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While copper is dominating the headlines in terms of corporate activity, coal continues to be the stand-out commodity performer in the resource space. And the situation is about to get a lot worse, with a ban on Russian coal exports. And the impact it’s having on some of our domestic coal plays is astounding.
Coronado is a Queensland and US metallurgical coal miner and it’s just reported earnings for the six months to June 30 – with record revenue up 147%; record net profit up 685%; record underlying earnings up a staggering 3000% to $1.2 billion. Coronado’s metallurgical coal achieved an average price that was up 193% year to $US292.80 per tonne.
Coronado can see an opportunity in the thermal coal market, where Russia’s war in Ukraine has also caused supply chain dislocations that have sent thermal coal prices through the roof. Metallurgical coal can be used in thermal power station boilers to generate electricity if it is blended the right way, and with power producers desperate for coal supply, Coronado has begun selling its met coal into the thermal coal market, in what is as an arbitrage opportunity.
And that opportunity is about to get better. On August 10, bans on the sale of Russian coal to Europe will kick in, removing 187 million tonnes – about 20% of the world’s annual production – from the global market. Most European thermal coal buyers have been moving away from Russian coal since the invasion of Ukraine, but the ban that starts on Wednesday night will put further pressure on thermal coal supplies in the coming months.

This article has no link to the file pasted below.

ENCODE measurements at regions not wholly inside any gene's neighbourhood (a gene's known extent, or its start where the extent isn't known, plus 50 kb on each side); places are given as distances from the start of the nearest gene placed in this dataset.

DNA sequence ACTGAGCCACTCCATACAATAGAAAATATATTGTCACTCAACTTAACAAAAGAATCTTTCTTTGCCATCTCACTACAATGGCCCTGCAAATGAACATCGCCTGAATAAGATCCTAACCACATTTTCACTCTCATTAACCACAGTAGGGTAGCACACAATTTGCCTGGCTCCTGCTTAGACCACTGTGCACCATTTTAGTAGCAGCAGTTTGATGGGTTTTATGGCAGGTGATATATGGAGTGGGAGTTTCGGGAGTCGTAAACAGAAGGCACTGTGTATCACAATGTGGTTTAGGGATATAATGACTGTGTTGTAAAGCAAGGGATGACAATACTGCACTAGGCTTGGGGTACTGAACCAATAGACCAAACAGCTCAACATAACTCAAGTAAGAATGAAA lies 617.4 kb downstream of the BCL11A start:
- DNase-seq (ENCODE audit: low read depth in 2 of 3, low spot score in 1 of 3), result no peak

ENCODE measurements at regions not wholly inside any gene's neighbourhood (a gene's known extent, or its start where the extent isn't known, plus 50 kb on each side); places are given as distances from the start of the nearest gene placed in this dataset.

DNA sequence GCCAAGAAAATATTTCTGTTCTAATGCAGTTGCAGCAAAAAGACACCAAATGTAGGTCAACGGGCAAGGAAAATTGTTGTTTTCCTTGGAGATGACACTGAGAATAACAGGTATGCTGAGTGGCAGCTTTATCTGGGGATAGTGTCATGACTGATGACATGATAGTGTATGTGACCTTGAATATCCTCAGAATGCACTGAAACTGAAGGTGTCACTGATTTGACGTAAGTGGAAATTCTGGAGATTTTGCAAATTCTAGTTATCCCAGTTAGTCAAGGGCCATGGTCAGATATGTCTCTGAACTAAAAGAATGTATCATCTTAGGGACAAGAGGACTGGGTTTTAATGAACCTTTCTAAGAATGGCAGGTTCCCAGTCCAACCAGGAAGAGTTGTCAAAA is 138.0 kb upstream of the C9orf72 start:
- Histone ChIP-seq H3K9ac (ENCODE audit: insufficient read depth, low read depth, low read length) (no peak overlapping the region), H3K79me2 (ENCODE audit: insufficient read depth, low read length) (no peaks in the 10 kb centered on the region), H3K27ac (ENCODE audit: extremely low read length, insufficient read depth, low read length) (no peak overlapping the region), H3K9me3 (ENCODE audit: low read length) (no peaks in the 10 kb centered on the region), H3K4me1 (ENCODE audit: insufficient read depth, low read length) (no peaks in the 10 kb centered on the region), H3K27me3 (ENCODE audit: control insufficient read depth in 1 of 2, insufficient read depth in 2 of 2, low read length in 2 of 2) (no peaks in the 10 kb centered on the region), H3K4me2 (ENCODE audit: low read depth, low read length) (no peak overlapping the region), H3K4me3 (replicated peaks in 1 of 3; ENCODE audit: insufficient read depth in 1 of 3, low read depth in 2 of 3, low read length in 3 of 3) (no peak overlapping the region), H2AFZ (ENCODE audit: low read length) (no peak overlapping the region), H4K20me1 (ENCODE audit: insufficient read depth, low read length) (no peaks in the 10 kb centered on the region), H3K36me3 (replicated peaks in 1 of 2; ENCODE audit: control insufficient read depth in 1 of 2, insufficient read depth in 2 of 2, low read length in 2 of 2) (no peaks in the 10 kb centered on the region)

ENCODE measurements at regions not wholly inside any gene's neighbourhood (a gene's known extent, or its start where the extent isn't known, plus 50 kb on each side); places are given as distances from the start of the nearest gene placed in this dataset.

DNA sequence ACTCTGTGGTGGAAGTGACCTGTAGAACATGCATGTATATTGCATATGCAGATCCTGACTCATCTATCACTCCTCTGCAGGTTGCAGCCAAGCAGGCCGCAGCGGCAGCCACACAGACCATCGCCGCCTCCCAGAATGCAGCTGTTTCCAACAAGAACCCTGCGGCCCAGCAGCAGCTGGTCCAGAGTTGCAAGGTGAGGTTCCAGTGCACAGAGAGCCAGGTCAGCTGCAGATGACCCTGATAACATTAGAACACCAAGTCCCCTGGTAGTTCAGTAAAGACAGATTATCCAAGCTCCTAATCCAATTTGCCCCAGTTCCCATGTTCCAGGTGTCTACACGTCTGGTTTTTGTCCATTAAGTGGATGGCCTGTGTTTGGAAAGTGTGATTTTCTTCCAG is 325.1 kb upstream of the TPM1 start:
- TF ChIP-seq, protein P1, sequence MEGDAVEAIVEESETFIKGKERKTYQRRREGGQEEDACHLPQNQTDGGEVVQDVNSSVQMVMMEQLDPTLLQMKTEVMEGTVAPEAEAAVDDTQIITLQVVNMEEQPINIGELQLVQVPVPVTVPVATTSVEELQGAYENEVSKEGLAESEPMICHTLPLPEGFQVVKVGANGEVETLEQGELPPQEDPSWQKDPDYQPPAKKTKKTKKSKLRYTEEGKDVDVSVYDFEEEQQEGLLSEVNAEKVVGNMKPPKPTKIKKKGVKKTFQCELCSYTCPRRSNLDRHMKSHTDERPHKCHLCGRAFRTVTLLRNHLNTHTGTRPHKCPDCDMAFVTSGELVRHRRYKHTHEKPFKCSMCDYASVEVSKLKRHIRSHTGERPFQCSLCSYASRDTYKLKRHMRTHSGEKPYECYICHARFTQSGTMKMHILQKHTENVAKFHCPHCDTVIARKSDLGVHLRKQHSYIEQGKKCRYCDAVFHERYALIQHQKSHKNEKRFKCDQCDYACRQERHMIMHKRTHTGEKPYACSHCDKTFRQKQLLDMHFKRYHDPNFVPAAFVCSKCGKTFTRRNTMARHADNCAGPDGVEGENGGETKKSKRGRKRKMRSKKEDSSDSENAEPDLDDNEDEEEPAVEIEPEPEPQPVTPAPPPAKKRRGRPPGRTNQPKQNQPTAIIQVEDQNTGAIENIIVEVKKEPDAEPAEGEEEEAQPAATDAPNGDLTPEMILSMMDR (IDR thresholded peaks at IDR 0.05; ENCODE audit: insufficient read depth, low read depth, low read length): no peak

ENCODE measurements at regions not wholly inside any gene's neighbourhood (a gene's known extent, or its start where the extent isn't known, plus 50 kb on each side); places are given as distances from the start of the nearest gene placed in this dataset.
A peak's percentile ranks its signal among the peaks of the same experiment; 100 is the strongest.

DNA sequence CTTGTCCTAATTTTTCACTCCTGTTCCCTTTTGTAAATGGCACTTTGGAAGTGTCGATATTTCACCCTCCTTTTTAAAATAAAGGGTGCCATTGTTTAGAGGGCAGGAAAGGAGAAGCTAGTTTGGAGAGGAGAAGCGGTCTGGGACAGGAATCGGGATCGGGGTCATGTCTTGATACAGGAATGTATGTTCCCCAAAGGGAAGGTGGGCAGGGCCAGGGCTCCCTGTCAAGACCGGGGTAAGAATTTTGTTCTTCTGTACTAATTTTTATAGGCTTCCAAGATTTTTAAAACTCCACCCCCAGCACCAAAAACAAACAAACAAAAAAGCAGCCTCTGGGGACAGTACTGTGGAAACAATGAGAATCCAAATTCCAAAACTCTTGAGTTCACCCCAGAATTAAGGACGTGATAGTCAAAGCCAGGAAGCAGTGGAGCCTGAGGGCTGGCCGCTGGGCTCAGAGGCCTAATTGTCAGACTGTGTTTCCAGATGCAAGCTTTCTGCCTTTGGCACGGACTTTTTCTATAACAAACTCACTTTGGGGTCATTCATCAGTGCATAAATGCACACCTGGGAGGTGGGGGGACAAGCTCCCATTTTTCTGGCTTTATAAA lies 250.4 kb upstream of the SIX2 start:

Silver’s been the worst-performer among major precious metals in 2022, but prices may have fallen far enough to spark a modest recovery. In all, silver is down by 11%, weighed down by the stronger US dollar, rising interest rates and slowing growth. But prices could turn higher from later this year as the electronics and photovoltaics sectors support industrial consumption, while retail and jewelry demand look strong. Much of silver’s industrial demand will be well supported and will not reflect overall industrial sluggishness, while price declines will stimulate demand from key consumers China and India.
Patience will be required however, and we need to see the Fed makes a proper dovish pivot first. We also need to see some initial movement in gold, as silver typically follows gold’s lead.
BHP’s moves on OZ Minerals highlights how bigger companies that are taking a long-term view on metals demand are using current equity market weakness to their advantage. There simply won’t be enough metal to satisfy demand, and there certainly won’t be enough of a timeframe for projects to be discovered, developed and brough into production by 2030, so cashed-up companies like BHP are going to buy tonnage and production. Prices will have to rise in order to incentivise supply, which means it’s money well spent by BHP for future production. Bear in mind too that the copper ore grade that’s been mined has been steadily declining, meaning a lot more mining has to take place simply to maintain production.
At the same time, it sends a clear message that Australia is a place to own and develop resource projects – and we are likely to see far more money devoted to exploration for copper in Australia, because it is such an important commodity.